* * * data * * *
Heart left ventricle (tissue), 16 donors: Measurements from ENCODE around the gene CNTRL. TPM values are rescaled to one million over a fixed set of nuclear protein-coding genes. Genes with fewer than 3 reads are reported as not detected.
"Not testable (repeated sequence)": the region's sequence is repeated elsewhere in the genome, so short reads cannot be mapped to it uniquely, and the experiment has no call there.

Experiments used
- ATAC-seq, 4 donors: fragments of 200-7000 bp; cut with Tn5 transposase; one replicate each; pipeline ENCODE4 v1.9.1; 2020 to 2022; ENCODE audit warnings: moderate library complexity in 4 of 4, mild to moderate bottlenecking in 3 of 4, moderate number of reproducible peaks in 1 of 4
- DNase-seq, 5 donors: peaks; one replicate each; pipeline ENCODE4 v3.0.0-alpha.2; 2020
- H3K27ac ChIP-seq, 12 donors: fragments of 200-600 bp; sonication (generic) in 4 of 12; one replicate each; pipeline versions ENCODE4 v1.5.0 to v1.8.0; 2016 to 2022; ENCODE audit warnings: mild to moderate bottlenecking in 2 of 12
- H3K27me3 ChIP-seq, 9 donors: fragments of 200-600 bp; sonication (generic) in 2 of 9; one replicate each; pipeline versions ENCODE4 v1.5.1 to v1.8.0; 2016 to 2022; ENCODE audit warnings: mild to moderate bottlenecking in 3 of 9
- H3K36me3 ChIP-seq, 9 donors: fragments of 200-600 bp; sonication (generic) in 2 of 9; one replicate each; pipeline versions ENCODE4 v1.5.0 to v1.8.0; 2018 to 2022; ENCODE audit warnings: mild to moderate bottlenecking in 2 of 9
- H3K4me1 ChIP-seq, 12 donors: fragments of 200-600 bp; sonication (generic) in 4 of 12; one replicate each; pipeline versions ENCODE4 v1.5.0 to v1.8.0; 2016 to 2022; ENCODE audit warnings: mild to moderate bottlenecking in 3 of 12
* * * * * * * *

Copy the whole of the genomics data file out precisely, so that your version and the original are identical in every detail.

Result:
Heart left ventricle (tissue), 16 donors: Measurements from ENCODE around the gene CNTRL. TPM values are rescaled to one million over a fixed set of nuclear protein-coding genes. Genes with fewer than 3 reads are reported as not detected.
"Not testable (repeated sequence)": the region's sequence is repeated elsewhere in the genome, so short reads cannot be mapped to it uniquely, and the experiment has no call there.

Experiments used
- ATAC-seq, 4 donors: fragments of 200-7000 bp; cut with Tn5 transposase; one replicate each; pipeline ENCODE4 v1.9.1; 2020 to 2022; ENCODE audit warnings: moderate library complexity in 4 of 4, mild to moderate bottlenecking in 3 of 4, moderate number of reproducible peaks in 1 of 4
- DNase-seq, 5 donors: peaks; one replicate each; pipeline ENCODE4 v3.0.0-alpha.2; 2020
- H3K27ac ChIP-seq, 12 donors: fragments of 200-600 bp; sonication (generic) in 4 of 12; one replicate each; pipeline versions ENCODE4 v1.5.0 to v1.8.0; 2016 to 2022; ENCODE audit warnings: mild to moderate bottlenecking in 2 of 12
- H3K27me3 ChIP-seq, 9 donors: fragments of 200-600 bp; sonication (generic) in 2 of 9; one replicate each; pipeline versions ENCODE4 v1.5.1 to v1.8.0; 2016 to 2022; ENCODE audit warnings: mild to moderate bottlenecking in 3 of 9
- H3K36me3 ChIP-seq, 9 donors: fragments of 200-600 bp; sonication (generic) in 2 of 9; one replicate each; pipeline versions ENCODE4 v1.5.0 to v1.8.0; 2018 to 2022; ENCODE audit warnings: mild to moderate bottlenecking in 2 of 9
- H3K4me1 ChIP-seq, 12 donors: fragments of 200-600 bp; sonication (generic) in 4 of 12; one replicate each; pipeline versions ENCODE4 v1.5.0 to v1.8.0; 2016 to 2022; ENCODE audit warnings: mild to moderate bottlenecking in 3 of 12